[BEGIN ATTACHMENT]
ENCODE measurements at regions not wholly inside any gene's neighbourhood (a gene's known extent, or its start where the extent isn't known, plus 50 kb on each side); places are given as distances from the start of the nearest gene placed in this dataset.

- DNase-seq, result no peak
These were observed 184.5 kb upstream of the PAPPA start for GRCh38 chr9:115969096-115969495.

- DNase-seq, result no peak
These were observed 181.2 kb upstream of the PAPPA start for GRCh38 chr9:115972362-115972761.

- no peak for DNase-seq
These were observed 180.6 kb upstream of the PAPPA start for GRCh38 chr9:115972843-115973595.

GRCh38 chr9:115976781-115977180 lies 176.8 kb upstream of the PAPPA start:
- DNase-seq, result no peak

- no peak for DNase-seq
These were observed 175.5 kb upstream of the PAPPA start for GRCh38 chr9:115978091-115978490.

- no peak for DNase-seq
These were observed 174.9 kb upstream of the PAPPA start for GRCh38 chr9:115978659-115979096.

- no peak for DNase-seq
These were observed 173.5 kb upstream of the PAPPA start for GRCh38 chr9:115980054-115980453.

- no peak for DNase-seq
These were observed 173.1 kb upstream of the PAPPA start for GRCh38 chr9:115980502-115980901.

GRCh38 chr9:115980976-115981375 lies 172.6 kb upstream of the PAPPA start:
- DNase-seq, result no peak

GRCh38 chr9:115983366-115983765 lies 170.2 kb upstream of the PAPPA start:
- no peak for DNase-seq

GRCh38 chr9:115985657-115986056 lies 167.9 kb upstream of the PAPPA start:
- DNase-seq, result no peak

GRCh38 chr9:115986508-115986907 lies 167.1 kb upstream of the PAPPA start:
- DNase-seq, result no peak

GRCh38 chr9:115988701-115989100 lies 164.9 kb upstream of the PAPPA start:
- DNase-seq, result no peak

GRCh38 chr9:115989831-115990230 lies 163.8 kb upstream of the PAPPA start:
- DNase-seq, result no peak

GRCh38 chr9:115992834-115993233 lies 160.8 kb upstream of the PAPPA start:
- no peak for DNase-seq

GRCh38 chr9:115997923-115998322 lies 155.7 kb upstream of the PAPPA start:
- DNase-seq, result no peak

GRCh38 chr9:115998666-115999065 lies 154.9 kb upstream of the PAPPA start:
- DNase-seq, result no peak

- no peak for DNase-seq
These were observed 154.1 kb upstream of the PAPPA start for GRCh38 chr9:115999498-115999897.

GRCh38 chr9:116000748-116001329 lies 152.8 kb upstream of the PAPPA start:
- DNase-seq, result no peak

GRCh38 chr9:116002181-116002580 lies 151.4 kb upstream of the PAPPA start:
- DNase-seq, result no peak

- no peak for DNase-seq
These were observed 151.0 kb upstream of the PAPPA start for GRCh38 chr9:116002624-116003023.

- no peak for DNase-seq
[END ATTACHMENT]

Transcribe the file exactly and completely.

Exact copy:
ENCODE measurements at regions not wholly inside any gene's neighbourhood (a gene's known extent, or its start where the extent isn't known, plus 50 kb on each side); places are given as distances from the start of the nearest gene placed in this dataset.

- DNase-seq, result no peak
These were observed 184.5 kb upstream of the PAPPA start for GRCh38 chr9:115969096-115969495.

- DNase-seq, result no peak
These were observed 181.2 kb upstream of the PAPPA start for GRCh38 chr9:115972362-115972761.

- no peak for DNase-seq
These were observed 180.6 kb upstream of the PAPPA start for GRCh38 chr9:115972843-115973595.

GRCh38 chr9:115976781-115977180 lies 176.8 kb upstream of the PAPPA start:
- DNase-seq, result no peak

- no peak for DNase-seq
These were observed 175.5 kb upstream of the PAPPA start for GRCh38 chr9:115978091-115978490.

- no peak for DNase-seq
These were observed 174.9 kb upstream of the PAPPA start for GRCh38 chr9:115978659-115979096.

- no peak for DNase-seq
These were observed 173.5 kb upstream of the PAPPA start for GRCh38 chr9:115980054-115980453.

- no peak for DNase-seq
These were observed 173.1 kb upstream of the PAPPA start for GRCh38 chr9:115980502-115980901.

GRCh38 chr9:115980976-115981375 lies 172.6 kb upstream of the PAPPA start:
- DNase-seq, result no peak

GRCh38 chr9:115983366-115983765 lies 170.2 kb upstream of the PAPPA start:
- no peak for DNase-seq

GRCh38 chr9:115985657-115986056 lies 167.9 kb upstream of the PAPPA start:
- DNase-seq, result no peak

GRCh38 chr9:115986508-115986907 lies 167.1 kb upstream of the PAPPA start:
- DNase-seq, result no peak

GRCh38 chr9:115988701-115989100 lies 164.9 kb upstream of the PAPPA start:
- DNase-seq, result no peak

GRCh38 chr9:115989831-115990230 lies 163.8 kb upstream of the PAPPA start:
- DNase-seq, result no peak

GRCh38 chr9:115992834-115993233 lies 160.8 kb upstream of the PAPPA start:
- no peak for DNase-seq

GRCh38 chr9:115997923-115998322 lies 155.7 kb upstream of the PAPPA start:
- DNase-seq, result no peak

GRCh38 chr9:115998666-115999065 lies 154.9 kb upstream of the PAPPA start:
- DNase-seq, result no peak

- no peak for DNase-seq
These were observed 154.1 kb upstream of the PAPPA start for GRCh38 chr9:115999498-115999897.

GRCh38 chr9:116000748-116001329 lies 152.8 kb upstream of the PAPPA start:
- DNase-seq, result no peak

GRCh38 chr9:116002181-116002580 lies 151.4 kb upstream of the PAPPA start:
- DNase-seq, result no peak

- no peak for DNase-seq
These were observed 151.0 kb upstream of the PAPPA start for GRCh38 chr9:116002624-116003023.

- no peak for DNase-seq